Restructured guidance, policies drive Air Force digital transformation

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Note: This is the fifth in a series of articles on the Air Force Materiel Command Digital Campaign Lines of Effort. The series focuses on one effort each month, providing information on the goals, importance and ongoing successes. Each effort is led by a champion and is supervised by an Air Force Life Cycle Management Center general officer and/or program executive officer who helps drive the accomplishment of the campaign objectives.

To drive digital transformation efforts across the enterprise, one Air Force Materiel Command team is taking a renewed look at legacy policies and guidance.

The AFMC Digital Campaign Line of Effort #4 focuses on policies and guidance during the total life cycle of a process, not just for engineering, but for all Air Force acquisition activity. This is accomplished by determining what policy changes and guidance best facilitate the delivery of the tools Airmen need to do their job in a digital manner.

“This line of effort focuses on enhancing the Air Force’s digital transformation through advocating supportive changes, as necessary to statutes, regulations, policies and other guidance documents critical to the campaign’s success,” said Thomas Doyon, director, Air Force Materiel Command Law Office and the Air Force Acquisition Digital Campaign Line of Effort #4 (Policies and Guidance) champion.

This line of effort has three objectives.

The first objective requires evaluation of the policy and guidance “ecosystem,” which includes applicable statutes, regulations, policy letters and other guidance documents to determine whether there were any roadblocks or obstacles to the Air Force’s digital transformation.

An evaluation of this ‘ecosystem’ consists of a comprehensive review of documentation to see if any could be re-drafted or changed to better support future digital initiatives. During this effort, more than 300 documents were reviewed.

No roadblocks or major obstacles became apparent during the review, but rewriting documents continues to be an option if obstructions to transformation are found in policy language during future team evaluations.

Objective two partners subject matter experts within the policies and guidance line of effort with those of the other five efforts in the digital campaign to identify whether other procedural changes are needed.

“The key to successfully enhancing policy support for the digital transformation is effective communication with stakeholders, from DOD-level offices, to other service’s efforts, to Air Staff offices and industry partners,” said Doyon.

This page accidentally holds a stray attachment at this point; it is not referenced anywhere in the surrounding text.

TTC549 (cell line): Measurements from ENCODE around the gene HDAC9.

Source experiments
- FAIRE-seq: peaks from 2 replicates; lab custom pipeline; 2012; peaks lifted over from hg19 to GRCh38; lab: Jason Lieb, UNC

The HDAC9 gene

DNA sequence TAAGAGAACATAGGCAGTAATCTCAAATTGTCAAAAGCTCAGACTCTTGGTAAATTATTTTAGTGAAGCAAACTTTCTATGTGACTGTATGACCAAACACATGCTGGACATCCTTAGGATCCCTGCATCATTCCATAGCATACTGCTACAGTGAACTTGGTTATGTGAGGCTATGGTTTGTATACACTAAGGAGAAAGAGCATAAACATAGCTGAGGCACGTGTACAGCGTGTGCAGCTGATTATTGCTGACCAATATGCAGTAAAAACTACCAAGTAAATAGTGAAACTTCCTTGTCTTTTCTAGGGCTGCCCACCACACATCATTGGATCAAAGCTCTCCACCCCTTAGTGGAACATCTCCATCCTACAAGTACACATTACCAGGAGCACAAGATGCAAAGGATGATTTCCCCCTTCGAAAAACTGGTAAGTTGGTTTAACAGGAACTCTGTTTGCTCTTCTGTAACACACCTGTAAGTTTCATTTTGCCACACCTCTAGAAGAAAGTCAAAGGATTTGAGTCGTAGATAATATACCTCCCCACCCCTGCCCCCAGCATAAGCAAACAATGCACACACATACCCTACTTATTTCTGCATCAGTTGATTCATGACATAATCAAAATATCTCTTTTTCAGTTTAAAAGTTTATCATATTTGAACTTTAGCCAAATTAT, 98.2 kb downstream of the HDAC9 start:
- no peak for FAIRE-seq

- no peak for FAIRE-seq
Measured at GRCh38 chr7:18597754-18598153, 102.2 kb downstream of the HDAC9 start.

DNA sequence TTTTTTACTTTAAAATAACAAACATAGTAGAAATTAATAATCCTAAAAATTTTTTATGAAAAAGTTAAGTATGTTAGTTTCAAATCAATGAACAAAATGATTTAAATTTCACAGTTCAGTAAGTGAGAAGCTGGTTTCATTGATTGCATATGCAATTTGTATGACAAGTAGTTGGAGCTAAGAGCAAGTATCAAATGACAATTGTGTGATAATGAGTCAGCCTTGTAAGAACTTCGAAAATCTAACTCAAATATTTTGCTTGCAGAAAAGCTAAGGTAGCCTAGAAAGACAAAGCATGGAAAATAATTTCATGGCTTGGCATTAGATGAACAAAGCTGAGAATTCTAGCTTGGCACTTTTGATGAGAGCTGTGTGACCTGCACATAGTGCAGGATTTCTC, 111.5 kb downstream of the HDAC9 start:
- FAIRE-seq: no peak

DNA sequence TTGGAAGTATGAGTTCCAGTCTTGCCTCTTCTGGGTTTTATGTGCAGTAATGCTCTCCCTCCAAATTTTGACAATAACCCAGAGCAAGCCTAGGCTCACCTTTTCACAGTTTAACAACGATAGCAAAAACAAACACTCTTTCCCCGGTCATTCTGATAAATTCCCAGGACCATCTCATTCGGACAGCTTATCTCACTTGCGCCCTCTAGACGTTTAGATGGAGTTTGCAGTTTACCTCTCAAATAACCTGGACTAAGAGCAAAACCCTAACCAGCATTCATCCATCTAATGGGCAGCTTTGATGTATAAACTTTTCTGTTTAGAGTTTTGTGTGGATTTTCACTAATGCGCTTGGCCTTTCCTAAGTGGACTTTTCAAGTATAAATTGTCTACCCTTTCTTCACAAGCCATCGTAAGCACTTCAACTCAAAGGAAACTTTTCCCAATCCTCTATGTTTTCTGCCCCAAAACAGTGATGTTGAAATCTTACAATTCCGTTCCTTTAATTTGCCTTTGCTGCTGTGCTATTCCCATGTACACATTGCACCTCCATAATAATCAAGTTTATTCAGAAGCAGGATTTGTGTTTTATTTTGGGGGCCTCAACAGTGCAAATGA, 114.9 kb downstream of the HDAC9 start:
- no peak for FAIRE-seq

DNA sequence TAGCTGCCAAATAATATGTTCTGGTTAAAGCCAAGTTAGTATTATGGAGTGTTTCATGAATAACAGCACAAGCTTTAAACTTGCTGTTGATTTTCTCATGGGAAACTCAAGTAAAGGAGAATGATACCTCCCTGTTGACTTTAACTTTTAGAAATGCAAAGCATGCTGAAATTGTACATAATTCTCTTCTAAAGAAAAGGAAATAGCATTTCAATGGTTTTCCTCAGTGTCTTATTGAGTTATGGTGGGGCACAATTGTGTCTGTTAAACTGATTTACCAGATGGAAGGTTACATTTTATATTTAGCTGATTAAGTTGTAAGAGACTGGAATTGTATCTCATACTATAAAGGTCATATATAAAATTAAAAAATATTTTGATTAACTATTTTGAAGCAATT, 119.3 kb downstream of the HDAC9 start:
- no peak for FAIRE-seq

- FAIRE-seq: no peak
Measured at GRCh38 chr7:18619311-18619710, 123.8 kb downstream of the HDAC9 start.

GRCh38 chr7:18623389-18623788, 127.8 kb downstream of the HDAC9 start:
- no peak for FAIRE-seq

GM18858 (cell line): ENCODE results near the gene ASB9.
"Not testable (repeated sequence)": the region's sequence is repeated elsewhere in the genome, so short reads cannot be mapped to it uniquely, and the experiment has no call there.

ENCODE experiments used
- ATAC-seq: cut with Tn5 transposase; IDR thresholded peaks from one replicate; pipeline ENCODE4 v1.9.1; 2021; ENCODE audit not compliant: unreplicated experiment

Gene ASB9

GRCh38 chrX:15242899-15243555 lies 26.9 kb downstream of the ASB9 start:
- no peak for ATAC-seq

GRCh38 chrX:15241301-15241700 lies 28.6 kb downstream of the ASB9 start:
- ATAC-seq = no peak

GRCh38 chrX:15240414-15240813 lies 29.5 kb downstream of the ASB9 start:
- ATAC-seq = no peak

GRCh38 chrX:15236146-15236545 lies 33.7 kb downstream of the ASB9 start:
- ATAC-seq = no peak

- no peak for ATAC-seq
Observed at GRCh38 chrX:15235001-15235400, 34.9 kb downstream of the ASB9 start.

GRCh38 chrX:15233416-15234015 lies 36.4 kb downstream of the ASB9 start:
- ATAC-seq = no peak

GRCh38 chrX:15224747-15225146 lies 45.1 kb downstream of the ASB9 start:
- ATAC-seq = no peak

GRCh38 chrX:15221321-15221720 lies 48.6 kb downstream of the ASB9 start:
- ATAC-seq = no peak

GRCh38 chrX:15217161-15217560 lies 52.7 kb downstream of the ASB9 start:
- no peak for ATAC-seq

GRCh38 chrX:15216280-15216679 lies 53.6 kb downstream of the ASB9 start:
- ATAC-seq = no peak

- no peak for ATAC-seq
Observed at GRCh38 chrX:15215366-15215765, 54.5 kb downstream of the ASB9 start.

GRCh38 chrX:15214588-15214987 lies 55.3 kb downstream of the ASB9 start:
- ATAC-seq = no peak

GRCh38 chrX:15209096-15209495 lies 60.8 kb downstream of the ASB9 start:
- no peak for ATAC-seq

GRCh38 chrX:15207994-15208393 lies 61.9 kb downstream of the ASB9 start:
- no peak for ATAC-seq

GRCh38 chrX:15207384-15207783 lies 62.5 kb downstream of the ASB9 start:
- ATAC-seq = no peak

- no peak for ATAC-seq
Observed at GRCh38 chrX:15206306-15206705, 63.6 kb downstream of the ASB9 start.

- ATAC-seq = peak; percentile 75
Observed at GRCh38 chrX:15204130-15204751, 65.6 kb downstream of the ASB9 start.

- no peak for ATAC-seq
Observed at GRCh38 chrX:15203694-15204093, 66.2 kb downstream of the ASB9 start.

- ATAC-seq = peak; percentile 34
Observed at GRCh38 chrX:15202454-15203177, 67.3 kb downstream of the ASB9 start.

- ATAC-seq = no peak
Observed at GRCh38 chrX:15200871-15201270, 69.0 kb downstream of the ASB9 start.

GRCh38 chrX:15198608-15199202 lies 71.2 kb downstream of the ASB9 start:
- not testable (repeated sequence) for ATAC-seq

Objective three evaluates various programs to identify those to be designated as pilots for digital transformation. The objective was met when programs were selected, but LOE #4 experts continue to interact with the designated pilots, such as the modeling and simulation guidelines effort, to track change progress.

The policy and guidance “ecosystem” continues to evolve.

Successes have occurred by making changes in various policies. The new modeling and simulation policy directive released recently is one example.

Line of effort #4 experts also work closely with industry to find common goals and interests in the area of technical data rights. Data is critical to any digital transformation, as interaction with industry within an integrated digital environment presents challenges in both protecting industry’s proprietary data and ensuring government interests are protected.

“The line of effort’s work in the area of technical data rights is critical for the future. Data rights is where the ‘rubber meets the road’ in three Air Force focus areas: speed with discipline, incentivizing innovation, and reducing vendor lock in weapons system sustainment,” said Doyon.

This conversation is ongoing, as highlighted by a virtual workshop on data rights hosted by the LOE #4 team Oct. 14. More than 200 senior government and industry attendees worked through the issue of “Data Rights in the Digital Future.” Questions surrounding data rights and the quest for answers are long-term.

The “right look” for a digital campaign in the process of vital transformation is thought to include a set of statutes, regulations, policy letters, and other guidance documents that fully support, encourage, and push forward the Air Force’s move into a digital future.

“A digital future is absolutely critical to the agility required in our current efforts to ensure the right capabilities get to the warfighter much more quickly in a potential near-peer conflict,” said Doyon.

For more information on current Digital Campaign efforts, internal Air Force audiences can visit the Digital Guide team site for tools and models. The team also hosts a public version of the Digital Guide for industry and academia to access at https://wss.apan.org/af/aflcmc.

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